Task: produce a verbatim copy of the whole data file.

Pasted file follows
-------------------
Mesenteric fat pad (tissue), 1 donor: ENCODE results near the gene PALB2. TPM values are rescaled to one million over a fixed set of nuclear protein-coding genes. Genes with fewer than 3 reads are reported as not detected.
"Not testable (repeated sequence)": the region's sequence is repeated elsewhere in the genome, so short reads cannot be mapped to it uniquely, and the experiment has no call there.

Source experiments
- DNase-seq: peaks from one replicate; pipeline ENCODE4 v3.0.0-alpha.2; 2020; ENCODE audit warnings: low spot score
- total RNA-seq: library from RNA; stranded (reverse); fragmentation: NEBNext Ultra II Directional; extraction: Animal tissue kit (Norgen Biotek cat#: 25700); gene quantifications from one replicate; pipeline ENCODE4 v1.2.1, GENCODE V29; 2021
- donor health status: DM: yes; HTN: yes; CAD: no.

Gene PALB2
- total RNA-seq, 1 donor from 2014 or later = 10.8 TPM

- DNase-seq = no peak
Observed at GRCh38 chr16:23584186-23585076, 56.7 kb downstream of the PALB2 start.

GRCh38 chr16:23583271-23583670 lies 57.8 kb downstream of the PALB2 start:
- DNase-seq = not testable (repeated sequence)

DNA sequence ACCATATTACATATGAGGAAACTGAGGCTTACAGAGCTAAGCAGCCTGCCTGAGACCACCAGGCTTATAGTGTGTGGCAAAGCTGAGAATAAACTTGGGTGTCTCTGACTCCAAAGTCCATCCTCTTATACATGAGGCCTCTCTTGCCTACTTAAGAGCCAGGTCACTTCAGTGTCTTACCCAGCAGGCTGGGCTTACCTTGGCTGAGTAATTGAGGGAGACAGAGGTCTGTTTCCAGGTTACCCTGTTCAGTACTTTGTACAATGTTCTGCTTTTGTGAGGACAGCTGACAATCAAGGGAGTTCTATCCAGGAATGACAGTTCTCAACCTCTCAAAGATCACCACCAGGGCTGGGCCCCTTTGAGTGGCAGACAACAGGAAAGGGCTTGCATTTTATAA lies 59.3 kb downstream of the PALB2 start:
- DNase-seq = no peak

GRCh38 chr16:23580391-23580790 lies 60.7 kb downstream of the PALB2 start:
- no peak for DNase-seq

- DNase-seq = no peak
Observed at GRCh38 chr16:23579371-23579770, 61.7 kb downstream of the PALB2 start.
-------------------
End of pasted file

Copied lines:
Mesenteric fat pad (tissue), 1 donor: ENCODE results near the gene PALB2. TPM values are rescaled to one million over a fixed set of nuclear protein-coding genes. Genes with fewer than 3 reads are reported as not detected.
"Not testable (repeated sequence)": the region's sequence is repeated elsewhere in the genome, so short reads cannot be mapped to it uniquely, and the experiment has no call there.

Source experiments
- DNase-seq: peaks from one replicate; pipeline ENCODE4 v3.0.0-alpha.2; 2020; ENCODE audit warnings: low spot score
- total RNA-seq: library from RNA; stranded (reverse); fragmentation: NEBNext Ultra II Directional; extraction: Animal tissue kit (Norgen Biotek cat#: 25700); gene quantifications from one replicate; pipeline ENCODE4 v1.2.1, GENCODE V29; 2021
- donor health status: DM: yes; HTN: yes; CAD: no.

Gene PALB2
- total RNA-seq, 1 donor from 2014 or later = 10.8 TPM

- DNase-seq = no peak
Observed at GRCh38 chr16:23584186-23585076, 56.7 kb downstream of the PALB2 start.

GRCh38 chr16:23583271-23583670 lies 57.8 kb downstream of the PALB2 start:
- DNase-seq = not testable (repeated sequence)

DNA sequence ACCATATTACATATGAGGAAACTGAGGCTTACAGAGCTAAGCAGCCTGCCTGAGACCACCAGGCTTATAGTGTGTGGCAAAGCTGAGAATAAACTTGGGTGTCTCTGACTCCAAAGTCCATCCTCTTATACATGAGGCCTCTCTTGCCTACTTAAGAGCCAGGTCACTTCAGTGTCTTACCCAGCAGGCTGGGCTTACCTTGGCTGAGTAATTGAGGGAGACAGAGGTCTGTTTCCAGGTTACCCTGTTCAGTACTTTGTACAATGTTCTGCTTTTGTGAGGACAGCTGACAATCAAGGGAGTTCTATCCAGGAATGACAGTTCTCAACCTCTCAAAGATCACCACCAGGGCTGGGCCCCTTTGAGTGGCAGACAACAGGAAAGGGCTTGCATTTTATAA lies 59.3 kb downstream of the PALB2 start:
- DNase-seq = no peak

GRCh38 chr16:23580391-23580790 lies 60.7 kb downstream of the PALB2 start:
- no peak for DNase-seq

- DNase-seq = no peak
Observed at GRCh38 chr16:23579371-23579770, 61.7 kb downstream of the PALB2 start.